Patrick Meitin has degrees in journalism and range and wildlife management. He’s been an outdoor writer, specializing in bowhunting, for more than 20 years. An expert with both traditional and modern archery equipment, Meitin lives in northern Idaho with his wife, Gwyn, and their two Labrador retrievers.
Shooting Form: The Perfect Release
At its base, how you approach the aiming process, in direct relation to the release, makes or breaks every shot with the bow and arrow. Proper execution also heads off bad habits affecting your shooting down the road.
Aiming takes place in three parts: alignment, acquisition and actual aiming. The entire process is often misunderstood. Alignment becomes part of the anchoring process, settling into your established anchor, simply aligning peep and sights (centering the round pin guard in the round peep sight). After this is accomplished, the aligned sights and peep are placed on target – acquiring the target but not actually aiming just yet.
Actual aiming starts with “picking a spot” – archery’s No. 1 mantra. This means separating the smallest point you can possibly discern on the target face – a single arrow hole or a single hair on a deer. This should become your all-consuming focal point while aiming, temporarily concentrating on only that spot with all your existence. Forget surrounding distractions; forget that buck’s antlers; the spot is all that matters.
As you hit full draw, aligning sights and acquiring the target, suck in a deep breath while settling into the shot. Now relax, release half that breath, and let the correct pin float on spot. Don’t fixate on the pin itself, but only the spot, and don’t attempt to aim too finely. You can’t hold a bow pin on spot like a bench-rested rifle. Just relax, allow the pin to float over the spot, burning a hole through it. It should center itself, nearly automatically given enough concentration. And simply allow the release to happen, willing the arrow into the spot through sheer concentration. This is a trick, of course. You’ll likely miss your spot by a small margin. But while that spot’s only a half-inch in diameter, a deer’s vital area comprises an 8- to 10-inch circumference. You’ll miss the spot but cleanly claim your prize.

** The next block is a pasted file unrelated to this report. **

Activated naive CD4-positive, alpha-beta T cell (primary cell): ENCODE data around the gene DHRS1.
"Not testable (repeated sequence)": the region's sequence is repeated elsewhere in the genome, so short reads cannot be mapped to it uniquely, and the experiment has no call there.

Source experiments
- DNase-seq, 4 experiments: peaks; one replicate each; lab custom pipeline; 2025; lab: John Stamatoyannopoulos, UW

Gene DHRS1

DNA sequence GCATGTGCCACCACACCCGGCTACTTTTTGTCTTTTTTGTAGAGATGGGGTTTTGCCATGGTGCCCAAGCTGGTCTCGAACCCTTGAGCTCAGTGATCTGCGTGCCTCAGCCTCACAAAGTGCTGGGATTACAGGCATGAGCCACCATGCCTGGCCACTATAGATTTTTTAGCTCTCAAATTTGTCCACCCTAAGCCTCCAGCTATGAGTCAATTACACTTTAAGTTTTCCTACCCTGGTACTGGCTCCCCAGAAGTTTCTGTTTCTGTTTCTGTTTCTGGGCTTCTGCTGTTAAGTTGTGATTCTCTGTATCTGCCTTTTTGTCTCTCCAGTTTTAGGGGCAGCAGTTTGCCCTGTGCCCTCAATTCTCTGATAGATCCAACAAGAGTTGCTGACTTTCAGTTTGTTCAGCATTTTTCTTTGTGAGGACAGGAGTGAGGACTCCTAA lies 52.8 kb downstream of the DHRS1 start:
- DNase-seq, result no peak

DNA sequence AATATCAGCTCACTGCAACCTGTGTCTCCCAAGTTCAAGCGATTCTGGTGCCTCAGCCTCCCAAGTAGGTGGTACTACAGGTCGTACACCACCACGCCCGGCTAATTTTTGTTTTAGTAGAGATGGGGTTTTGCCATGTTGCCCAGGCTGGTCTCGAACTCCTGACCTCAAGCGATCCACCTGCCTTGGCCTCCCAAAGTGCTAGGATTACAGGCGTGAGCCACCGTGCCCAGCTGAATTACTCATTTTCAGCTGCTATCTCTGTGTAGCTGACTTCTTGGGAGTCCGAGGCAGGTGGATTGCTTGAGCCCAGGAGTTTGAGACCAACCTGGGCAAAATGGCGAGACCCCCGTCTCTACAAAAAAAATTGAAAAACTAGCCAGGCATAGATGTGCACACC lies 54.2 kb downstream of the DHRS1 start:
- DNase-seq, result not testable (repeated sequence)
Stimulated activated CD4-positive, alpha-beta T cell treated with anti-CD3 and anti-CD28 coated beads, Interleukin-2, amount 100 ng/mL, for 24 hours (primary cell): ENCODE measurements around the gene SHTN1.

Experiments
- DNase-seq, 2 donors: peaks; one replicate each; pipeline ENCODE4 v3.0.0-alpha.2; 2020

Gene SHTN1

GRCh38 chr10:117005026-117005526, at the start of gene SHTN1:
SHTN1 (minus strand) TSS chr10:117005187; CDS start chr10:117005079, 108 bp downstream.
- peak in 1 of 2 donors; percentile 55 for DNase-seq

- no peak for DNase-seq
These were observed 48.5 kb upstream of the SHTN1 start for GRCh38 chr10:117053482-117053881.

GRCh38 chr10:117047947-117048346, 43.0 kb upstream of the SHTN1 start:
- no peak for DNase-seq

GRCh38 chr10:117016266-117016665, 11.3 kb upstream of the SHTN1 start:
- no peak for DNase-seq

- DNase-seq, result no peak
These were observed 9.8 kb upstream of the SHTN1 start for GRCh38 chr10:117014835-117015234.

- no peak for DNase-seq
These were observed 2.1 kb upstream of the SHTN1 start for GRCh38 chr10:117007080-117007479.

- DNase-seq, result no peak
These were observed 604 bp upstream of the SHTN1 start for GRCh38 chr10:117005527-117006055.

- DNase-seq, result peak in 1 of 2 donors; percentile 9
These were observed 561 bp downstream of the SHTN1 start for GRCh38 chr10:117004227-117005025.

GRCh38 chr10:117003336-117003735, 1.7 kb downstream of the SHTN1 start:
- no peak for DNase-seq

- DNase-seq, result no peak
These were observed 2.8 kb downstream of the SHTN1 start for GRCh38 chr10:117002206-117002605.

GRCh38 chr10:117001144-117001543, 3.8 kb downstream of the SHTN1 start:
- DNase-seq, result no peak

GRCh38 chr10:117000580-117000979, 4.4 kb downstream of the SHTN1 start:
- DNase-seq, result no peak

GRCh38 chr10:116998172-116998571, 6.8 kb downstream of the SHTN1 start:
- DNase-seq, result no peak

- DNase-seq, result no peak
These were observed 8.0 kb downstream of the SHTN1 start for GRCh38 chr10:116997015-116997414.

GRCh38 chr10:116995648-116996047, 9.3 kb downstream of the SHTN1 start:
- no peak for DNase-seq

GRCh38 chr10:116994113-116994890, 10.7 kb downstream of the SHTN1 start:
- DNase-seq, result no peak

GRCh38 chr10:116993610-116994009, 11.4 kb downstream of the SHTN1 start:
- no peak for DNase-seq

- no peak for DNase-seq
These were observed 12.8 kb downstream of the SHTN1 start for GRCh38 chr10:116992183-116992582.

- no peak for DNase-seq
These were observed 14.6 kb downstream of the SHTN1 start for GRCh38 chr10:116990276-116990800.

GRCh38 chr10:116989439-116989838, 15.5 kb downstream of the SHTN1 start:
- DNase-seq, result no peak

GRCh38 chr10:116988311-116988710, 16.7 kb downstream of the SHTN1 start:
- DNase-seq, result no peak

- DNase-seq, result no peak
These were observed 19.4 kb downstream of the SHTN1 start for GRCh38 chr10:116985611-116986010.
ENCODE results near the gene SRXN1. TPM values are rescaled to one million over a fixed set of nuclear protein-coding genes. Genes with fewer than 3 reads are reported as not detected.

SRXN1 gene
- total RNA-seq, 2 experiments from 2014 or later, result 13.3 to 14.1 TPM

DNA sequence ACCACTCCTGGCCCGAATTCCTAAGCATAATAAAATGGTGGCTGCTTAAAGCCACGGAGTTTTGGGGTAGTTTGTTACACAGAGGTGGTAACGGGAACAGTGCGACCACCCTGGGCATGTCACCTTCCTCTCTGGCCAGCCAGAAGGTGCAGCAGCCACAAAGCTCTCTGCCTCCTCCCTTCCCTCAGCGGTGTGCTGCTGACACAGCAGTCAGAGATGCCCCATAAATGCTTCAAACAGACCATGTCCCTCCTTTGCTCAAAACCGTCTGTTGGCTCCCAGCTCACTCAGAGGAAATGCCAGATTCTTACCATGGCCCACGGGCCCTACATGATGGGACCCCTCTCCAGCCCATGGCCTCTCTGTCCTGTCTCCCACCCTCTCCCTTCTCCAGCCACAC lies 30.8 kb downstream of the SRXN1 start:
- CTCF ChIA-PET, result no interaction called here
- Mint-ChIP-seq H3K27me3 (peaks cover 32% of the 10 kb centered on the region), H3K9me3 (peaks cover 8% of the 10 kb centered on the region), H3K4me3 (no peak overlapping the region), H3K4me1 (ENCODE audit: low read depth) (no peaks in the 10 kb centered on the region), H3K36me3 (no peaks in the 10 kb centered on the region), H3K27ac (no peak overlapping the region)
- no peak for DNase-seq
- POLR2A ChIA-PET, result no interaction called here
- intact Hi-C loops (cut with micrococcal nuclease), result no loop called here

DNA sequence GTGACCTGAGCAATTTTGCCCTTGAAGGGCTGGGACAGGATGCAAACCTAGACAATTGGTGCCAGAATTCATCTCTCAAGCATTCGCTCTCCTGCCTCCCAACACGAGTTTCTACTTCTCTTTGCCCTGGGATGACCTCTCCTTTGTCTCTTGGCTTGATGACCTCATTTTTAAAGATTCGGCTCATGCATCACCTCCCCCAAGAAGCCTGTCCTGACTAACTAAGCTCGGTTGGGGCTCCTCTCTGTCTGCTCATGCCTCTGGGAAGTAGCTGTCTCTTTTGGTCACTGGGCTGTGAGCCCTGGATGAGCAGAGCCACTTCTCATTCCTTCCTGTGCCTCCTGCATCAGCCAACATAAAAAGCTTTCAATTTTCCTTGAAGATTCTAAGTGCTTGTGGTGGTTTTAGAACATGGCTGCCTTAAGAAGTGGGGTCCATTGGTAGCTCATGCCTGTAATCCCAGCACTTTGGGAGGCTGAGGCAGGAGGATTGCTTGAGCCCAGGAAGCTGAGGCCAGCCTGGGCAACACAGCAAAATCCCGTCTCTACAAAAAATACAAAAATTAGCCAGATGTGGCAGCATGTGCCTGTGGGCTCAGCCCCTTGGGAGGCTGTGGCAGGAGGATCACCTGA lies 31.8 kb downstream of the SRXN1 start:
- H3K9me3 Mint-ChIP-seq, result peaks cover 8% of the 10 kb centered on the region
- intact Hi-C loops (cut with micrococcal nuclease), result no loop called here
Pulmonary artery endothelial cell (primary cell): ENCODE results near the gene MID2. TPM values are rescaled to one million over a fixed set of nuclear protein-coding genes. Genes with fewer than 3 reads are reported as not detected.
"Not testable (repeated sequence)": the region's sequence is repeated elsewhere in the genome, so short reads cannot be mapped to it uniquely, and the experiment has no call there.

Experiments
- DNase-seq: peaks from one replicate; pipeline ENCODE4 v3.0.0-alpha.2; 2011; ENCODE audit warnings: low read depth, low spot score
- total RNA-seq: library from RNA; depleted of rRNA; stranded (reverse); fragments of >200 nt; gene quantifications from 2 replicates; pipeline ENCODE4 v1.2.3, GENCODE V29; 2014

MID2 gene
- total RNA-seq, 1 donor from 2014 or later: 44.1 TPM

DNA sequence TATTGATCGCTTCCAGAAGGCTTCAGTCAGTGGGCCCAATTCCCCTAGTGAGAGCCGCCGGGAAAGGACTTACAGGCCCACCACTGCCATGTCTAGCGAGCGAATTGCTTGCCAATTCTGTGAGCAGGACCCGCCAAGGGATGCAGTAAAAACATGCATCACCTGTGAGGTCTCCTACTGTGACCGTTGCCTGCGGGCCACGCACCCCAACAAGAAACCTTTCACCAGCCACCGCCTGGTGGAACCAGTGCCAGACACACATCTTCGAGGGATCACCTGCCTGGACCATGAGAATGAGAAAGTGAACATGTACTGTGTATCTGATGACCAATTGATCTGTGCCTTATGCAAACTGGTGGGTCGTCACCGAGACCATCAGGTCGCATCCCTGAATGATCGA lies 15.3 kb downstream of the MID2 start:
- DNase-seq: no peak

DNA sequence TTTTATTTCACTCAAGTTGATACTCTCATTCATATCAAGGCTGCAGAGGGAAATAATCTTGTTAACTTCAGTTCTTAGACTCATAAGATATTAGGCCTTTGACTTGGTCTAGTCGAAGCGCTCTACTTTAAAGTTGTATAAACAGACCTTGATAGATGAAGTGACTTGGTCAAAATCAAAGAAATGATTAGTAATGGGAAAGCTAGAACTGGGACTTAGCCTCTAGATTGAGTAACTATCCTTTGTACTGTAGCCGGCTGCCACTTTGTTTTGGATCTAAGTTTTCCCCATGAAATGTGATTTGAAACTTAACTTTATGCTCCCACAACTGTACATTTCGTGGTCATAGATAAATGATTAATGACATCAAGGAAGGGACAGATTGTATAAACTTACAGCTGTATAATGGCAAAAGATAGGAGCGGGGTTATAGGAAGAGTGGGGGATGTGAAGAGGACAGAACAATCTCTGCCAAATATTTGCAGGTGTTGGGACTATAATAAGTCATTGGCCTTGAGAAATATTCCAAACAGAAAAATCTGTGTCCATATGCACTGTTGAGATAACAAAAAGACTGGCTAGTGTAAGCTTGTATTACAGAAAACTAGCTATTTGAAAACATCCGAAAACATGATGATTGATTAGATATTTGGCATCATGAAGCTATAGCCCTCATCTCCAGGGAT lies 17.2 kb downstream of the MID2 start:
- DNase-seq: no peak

The finger release differs from a mechanical release. Cutting the shot with fingers is a matter of slowly, even subconsciously, relaxing the fingers as the shot comes together, the string sliding away seemingly of its own volition. It should never become a “one, two, three, now” exercise. Triggering a release seems to cause more problems. The idea is to slowly squeeze the release trigger as the shot comes together, striving for a close approximation of surprise. The shot, again, seems to happen on its own.
But the shot’s not finished yet. After the shot explosion, even after the arrow is away, continue to burn a hole through that spot, holding everything steady as if deploying a wire-guided missile, until the arrow appears in the target or blasts through game. This is called follow-through and is many an archer’s undoing. The natural inclination is to jerk the bow away to watch the arrow fly, which can ruin an otherwise perfect shot by flinching the shot off mark. Resist this impulse with all your being. Follow through thoroughly and there will be no losing your arrow – it will appear on spot and the perfect shot will have been executed.
The trick is perfecting these techniques one at a time, not attempting to absorb it all in a single shooting secession. Heed this advice, and you’ll be well on your way to becoming an efficient archer and deadly bowhunter.